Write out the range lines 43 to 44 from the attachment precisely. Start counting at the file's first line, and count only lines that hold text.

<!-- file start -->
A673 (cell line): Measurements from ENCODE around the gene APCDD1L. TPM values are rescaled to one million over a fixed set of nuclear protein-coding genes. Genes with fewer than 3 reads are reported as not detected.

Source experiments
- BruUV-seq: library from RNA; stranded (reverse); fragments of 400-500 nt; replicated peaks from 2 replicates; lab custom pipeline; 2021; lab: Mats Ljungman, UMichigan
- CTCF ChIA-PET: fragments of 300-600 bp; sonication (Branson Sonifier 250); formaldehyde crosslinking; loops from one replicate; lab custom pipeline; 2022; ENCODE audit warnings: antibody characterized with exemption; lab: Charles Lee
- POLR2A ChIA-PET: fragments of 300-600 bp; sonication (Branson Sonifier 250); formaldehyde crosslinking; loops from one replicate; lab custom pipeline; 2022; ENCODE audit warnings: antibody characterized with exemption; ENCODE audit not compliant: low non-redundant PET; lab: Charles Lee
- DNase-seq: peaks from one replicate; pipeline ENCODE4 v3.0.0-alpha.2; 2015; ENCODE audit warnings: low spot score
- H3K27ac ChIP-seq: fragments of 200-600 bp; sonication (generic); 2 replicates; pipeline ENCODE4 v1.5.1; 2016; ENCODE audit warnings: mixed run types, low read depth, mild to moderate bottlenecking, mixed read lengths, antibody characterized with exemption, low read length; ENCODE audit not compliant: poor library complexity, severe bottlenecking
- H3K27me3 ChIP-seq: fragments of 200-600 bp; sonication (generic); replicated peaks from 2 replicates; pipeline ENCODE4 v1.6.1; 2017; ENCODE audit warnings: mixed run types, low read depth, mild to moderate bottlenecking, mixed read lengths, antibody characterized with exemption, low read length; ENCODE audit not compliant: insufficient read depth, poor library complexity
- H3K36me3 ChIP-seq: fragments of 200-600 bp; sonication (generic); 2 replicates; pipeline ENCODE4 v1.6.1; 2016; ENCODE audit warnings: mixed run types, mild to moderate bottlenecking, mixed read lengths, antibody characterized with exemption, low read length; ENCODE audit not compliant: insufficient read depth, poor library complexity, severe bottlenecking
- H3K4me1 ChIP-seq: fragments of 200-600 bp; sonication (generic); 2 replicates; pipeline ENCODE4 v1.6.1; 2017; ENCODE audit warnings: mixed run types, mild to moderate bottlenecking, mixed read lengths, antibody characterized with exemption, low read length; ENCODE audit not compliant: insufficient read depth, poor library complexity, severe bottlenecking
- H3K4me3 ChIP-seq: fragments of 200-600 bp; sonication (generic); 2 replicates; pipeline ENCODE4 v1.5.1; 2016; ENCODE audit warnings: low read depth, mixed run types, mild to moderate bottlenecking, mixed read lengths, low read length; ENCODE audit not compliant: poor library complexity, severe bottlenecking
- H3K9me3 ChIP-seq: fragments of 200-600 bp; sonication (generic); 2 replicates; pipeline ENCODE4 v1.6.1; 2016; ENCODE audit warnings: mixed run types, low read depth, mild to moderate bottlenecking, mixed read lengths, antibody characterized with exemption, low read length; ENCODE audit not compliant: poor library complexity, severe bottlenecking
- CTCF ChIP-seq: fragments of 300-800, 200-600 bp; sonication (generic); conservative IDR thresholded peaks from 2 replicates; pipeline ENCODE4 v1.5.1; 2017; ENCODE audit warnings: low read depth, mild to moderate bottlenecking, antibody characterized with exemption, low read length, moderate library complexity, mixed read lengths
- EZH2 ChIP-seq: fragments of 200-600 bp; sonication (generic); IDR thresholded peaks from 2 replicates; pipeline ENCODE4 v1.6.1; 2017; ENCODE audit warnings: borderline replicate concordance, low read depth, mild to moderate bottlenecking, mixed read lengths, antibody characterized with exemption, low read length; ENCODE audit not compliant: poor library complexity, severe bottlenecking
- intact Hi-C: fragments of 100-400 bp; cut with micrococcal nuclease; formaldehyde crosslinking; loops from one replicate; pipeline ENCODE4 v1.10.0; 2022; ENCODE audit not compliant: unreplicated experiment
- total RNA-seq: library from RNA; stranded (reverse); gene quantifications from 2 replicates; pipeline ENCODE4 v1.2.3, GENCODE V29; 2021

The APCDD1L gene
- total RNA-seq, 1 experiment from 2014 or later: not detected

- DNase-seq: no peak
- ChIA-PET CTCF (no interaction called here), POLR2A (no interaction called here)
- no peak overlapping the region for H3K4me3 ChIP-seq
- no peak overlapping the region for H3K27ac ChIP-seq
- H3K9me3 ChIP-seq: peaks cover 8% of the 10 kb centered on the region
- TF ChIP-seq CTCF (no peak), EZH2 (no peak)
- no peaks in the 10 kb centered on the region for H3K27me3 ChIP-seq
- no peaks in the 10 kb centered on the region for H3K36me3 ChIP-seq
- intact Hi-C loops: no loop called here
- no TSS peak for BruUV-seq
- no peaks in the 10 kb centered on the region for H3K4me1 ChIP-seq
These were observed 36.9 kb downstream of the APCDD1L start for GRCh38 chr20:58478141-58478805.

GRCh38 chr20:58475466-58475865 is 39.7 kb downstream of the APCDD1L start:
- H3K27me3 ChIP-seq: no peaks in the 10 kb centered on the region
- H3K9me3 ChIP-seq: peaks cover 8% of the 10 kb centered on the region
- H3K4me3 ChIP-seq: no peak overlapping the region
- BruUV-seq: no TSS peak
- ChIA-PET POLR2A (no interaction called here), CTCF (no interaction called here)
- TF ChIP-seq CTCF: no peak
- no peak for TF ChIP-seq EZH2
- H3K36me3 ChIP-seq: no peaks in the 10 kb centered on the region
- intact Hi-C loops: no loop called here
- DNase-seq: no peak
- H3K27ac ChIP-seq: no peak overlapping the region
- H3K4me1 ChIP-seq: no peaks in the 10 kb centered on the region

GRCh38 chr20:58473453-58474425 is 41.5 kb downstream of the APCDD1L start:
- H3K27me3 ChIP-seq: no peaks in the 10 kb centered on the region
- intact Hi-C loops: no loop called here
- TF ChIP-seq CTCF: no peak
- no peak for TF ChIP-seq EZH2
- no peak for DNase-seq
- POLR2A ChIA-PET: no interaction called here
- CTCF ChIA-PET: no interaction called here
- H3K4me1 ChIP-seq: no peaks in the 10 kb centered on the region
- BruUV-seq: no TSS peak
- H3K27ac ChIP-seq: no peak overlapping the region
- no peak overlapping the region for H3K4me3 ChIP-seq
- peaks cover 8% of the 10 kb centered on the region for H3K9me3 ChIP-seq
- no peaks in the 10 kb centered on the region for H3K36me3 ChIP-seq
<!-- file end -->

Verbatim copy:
- H3K4me1 ChIP-seq: no peaks in the 10 kb centered on the region

GRCh38 chr20:58473453-58474425 is 41.5 kb downstream of the APCDD1L start: